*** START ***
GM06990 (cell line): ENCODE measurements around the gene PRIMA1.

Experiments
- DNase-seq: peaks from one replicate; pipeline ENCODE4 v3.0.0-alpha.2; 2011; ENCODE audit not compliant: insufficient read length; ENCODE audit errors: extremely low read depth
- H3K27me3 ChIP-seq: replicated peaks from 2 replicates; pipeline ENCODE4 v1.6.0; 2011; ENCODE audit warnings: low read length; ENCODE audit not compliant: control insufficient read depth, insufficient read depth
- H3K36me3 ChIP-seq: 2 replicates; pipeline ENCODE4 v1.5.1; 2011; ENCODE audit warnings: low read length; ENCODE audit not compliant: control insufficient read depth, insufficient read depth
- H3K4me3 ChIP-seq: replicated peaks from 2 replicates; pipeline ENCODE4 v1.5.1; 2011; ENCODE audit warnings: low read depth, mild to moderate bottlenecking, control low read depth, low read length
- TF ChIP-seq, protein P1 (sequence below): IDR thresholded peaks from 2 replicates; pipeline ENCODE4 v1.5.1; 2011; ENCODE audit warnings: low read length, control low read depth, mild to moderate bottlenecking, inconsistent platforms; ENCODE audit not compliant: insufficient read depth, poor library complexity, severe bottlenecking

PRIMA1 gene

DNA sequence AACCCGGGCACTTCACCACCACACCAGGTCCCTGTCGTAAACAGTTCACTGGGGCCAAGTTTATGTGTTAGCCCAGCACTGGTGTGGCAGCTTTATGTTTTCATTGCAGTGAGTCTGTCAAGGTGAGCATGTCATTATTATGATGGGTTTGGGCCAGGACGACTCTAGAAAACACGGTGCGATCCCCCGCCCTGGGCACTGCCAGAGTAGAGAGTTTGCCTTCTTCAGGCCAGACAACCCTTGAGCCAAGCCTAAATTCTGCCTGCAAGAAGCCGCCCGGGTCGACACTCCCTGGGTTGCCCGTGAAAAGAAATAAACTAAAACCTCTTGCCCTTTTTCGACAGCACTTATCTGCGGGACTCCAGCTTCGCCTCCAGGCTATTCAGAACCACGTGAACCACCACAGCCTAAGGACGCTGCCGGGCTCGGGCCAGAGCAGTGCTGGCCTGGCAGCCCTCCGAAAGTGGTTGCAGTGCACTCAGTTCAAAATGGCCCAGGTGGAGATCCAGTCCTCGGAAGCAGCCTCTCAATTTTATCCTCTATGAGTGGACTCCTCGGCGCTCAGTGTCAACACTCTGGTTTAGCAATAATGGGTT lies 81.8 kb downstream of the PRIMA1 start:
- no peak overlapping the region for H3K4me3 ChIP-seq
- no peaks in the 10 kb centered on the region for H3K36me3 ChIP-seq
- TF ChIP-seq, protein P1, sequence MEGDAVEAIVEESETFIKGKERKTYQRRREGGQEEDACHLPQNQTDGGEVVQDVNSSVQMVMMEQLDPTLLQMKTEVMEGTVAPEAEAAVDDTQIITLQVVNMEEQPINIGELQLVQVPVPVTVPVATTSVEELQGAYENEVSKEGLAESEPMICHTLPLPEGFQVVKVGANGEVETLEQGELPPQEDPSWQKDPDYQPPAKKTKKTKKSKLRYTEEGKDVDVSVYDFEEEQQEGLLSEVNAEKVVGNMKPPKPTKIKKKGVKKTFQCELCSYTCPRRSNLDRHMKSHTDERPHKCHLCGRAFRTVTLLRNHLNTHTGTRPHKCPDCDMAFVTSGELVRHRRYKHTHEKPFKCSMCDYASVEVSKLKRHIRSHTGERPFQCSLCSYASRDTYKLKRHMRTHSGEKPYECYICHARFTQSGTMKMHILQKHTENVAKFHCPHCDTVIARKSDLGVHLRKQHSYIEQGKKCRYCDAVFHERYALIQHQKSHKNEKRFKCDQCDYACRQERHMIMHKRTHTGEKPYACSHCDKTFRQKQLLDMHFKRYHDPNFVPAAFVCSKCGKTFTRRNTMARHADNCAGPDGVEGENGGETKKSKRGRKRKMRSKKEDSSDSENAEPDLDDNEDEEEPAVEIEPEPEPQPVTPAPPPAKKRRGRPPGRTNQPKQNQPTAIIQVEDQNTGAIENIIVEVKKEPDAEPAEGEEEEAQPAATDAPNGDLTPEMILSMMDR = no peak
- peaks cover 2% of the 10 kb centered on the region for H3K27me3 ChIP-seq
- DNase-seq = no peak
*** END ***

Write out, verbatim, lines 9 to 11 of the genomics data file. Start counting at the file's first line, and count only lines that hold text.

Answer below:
DNA sequence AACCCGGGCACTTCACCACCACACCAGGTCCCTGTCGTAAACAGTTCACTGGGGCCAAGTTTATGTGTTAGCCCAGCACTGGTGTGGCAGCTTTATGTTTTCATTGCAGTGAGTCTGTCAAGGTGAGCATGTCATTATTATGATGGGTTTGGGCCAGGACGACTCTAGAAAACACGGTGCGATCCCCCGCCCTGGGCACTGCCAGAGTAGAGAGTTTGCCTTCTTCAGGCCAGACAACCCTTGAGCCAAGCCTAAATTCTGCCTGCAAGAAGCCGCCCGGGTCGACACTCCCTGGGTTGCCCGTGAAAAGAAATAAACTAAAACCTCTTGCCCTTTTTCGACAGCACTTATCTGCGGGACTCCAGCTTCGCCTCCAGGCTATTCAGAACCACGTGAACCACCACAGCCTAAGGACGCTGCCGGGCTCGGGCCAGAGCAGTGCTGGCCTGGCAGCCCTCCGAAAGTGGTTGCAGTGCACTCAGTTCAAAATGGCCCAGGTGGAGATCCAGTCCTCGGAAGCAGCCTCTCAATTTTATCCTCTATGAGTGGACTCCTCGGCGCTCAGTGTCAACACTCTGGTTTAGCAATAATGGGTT lies 81.8 kb downstream of the PRIMA1 start:
- no peak overlapping the region for H3K4me3 ChIP-seq
- no peaks in the 10 kb centered on the region for H3K36me3 ChIP-seq